Helen's Closet Patterns, Liberty Fabric, Sewing

Seersucker York Pinafore

This has been the summer of the York Pinafore. It has been really hot in the Northeast and when I made my first versions of the York, I realized that it would work well with many hand-sewn tank tops in my wardrobe and be a cool, loose work uniform. I also love that it can be made with 2 yards of fabric and that so many fabrics I already owned worked well for the pattern. So a couple of weeks ago, I cut out three more versions: one practically a duplicate of my much-worn linen-cotton version seen here using scraps left over from this Gemma:

When I originally bought this linen-cotton fabric 3 years ago, I bought a large piece and had many plans for it. I used it to make this Pearl shift which I love but never used the rest of it so had quite a bit in my stash. It turns out it was just waiting all this time to become a York or two. I also cut  one in a lightweight navy linen that I bought this year when I decided that I needed more linen in my life and a third in a cotton seersucker that I bought on sale this spring (and can no longer find where I bought it) which I hoped, but wasn’t sure, would work well in terms of drape. It is so lightweight, that if it did work, I knew it would be great for the 90 degree days we have been having. Turns out it worked great and I love it.

For all of my Yorks, I have lined the pockets. It occurred to me early on that it would be quicker to do that than to turn all the edges under and would simultaneously enclose and finish all of the pocket edges. I am really happy with how this has worked. Here are the pockets of my newest Yorks, all lined up with the top edge topstitched and ready to be sewn onto the front of the pinafores, along with a Ruby blouse bodice that will likely work well with all three. I like the challenge of making pocket linings and bias binding from fabric scraps from prior projects. I am not sure I am really saving a ton of money with the large amount of fabric I purchase but it at least gives me the illusion of thrift and I like the challenge of finding scraps that will work. I have used cotton lawn and voile as linings because I didn’t want to add a lot of bulk to the pockets and change the drape of the garment.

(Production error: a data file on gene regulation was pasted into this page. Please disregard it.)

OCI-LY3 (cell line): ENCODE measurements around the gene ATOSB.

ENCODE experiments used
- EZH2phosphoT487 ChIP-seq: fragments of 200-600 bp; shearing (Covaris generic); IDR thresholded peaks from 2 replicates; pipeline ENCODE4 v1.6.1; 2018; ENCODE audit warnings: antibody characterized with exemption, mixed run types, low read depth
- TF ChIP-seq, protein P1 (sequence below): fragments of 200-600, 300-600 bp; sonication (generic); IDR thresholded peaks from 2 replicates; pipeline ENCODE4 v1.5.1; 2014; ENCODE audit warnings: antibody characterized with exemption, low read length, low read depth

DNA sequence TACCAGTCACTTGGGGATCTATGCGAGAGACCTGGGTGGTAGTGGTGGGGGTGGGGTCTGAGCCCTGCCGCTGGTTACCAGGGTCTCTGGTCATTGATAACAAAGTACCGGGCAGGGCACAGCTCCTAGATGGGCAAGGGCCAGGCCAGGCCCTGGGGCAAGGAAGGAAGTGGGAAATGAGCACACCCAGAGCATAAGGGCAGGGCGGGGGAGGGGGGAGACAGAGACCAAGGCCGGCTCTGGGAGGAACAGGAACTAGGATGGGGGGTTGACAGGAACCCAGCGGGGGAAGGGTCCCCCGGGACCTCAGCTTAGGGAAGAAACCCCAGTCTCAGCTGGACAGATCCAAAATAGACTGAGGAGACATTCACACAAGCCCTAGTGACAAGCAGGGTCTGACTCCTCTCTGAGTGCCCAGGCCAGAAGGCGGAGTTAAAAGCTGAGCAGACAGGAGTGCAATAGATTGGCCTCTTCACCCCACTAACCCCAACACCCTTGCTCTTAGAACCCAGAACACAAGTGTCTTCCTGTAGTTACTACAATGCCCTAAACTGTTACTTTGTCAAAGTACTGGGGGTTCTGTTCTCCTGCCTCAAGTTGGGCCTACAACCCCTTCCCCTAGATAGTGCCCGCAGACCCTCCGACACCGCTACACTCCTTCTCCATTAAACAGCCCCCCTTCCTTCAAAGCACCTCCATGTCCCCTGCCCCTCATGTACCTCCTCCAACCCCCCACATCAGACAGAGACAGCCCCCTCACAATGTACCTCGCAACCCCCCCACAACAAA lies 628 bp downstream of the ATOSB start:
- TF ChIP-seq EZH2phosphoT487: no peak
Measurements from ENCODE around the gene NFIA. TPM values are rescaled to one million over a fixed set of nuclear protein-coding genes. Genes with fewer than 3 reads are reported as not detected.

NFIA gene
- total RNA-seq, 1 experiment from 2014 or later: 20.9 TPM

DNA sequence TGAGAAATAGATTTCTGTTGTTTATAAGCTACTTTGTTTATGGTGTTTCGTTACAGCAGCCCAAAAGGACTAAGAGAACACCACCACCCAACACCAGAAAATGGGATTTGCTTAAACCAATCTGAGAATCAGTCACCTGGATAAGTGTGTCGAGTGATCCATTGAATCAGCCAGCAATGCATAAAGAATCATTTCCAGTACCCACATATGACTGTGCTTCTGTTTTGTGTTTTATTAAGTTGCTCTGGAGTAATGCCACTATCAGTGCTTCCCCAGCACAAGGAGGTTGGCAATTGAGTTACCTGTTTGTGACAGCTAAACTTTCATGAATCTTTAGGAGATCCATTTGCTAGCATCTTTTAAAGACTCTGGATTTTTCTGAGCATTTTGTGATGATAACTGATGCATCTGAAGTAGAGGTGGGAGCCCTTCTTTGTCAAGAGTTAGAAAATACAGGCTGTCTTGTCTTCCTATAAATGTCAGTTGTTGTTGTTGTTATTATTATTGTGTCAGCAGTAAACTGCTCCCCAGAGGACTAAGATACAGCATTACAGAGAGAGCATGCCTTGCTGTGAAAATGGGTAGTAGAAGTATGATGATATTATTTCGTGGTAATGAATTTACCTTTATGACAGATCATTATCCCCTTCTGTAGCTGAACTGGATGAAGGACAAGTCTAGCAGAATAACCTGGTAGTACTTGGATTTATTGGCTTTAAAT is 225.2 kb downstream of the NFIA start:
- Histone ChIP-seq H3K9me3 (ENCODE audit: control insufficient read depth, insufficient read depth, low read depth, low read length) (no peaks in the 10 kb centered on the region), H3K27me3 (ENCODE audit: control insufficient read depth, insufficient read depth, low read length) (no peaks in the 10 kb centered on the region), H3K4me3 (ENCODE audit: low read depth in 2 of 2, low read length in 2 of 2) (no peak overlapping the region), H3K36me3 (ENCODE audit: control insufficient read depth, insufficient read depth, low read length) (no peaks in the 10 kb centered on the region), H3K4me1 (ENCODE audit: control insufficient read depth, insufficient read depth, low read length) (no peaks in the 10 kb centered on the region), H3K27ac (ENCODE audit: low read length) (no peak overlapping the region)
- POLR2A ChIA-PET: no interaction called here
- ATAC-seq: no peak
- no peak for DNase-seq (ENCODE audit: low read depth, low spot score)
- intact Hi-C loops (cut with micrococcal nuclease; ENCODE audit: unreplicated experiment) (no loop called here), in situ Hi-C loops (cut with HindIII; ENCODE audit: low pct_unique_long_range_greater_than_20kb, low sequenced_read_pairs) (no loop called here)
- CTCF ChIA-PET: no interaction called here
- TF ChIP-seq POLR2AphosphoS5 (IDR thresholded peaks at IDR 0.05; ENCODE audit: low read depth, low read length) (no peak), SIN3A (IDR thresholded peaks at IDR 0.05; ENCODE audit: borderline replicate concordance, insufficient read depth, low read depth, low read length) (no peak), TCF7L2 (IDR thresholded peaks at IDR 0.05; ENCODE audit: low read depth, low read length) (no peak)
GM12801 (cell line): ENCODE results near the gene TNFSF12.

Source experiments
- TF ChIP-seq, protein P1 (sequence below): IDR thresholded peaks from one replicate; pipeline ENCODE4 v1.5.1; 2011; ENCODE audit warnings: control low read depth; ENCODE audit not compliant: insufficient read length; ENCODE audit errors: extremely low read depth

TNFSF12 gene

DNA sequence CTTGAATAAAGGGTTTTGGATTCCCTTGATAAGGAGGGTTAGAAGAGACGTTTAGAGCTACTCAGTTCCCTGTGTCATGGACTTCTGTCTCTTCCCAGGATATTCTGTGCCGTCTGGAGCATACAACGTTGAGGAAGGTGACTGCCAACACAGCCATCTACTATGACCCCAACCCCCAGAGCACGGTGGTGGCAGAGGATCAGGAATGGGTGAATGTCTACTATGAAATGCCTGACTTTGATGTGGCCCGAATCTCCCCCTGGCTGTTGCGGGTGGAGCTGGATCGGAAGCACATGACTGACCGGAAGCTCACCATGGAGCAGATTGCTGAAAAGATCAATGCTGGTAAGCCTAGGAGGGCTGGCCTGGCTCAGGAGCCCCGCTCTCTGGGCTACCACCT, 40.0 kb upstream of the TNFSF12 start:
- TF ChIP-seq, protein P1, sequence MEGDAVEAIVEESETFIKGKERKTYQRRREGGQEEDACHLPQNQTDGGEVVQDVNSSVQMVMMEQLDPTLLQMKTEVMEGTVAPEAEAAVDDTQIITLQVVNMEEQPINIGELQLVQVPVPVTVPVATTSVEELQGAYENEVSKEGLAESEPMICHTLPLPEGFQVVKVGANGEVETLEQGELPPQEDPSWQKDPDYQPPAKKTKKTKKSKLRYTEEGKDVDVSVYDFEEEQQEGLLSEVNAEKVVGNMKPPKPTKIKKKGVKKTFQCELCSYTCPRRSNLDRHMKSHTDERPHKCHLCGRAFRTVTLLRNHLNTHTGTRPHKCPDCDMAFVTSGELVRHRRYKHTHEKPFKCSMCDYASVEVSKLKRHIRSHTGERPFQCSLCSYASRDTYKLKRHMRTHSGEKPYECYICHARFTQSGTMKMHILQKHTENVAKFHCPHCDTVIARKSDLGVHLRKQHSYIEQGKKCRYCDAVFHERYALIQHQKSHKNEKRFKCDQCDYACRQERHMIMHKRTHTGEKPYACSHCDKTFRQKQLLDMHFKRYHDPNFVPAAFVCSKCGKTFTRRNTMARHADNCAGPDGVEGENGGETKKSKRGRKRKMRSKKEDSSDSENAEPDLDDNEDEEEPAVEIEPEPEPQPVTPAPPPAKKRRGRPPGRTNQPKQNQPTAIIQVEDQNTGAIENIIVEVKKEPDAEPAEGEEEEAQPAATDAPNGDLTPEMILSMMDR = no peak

Here are the pocket pieces from my seersucker York ready to be sewn. I cut out the pocket piece from the main fabric and then use that as my template to cut the lining. I generally make the lining a bit larger and then trim once everything is sewn together.

Here are the pocket pieces sewn together and then turned right sides out prior to topstitching.

When I sew the pockets, I cut two of each of the pocket pattern pieces-one from the regular fabric and one of the lining fabric- and sew them together except for the seam that will eventually be sewed into the side seam, I then turn the pockets inside out and press and then sew to the front piece of the pinafore. Then I sew the side seams with wrong sides together and then again with right sides creating a French seam. Lots of trimming of fringe and stray threads happens in between sewing the two seams. I wasn’t sure how French seams would work with the pockets but I am here to say, 6 Yorks later,  that it has worked great. Here is a close-up of the edge of the pocket turned up so you can see the lining. I used a floral cotton lawn by Liberty of London left over from this blouse.

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And here are some pictures of the finished garment.

Front:

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Back:

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Inside view so you can see the trim:

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And as worn.

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I love that little partially hidden pop of floral liberty fabric. I am wearing my Seersucker York with my white double gauze Gemma Tank. I will be making another or these (or two) this winter as it is my go-to top. Goes with everything.

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I used leftover solid cotton lawn when I sewed a York in a cotton-linen canvas print: navy for pocket linings and bias binding and yellow for the hem facing. 

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The canvas was so crisp it was a pleasure to sew with.

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And here are the finished views:

Inside so you can see the bias binding and hem facing:img_2634

Finished front:

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And finished back view:

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And as worn: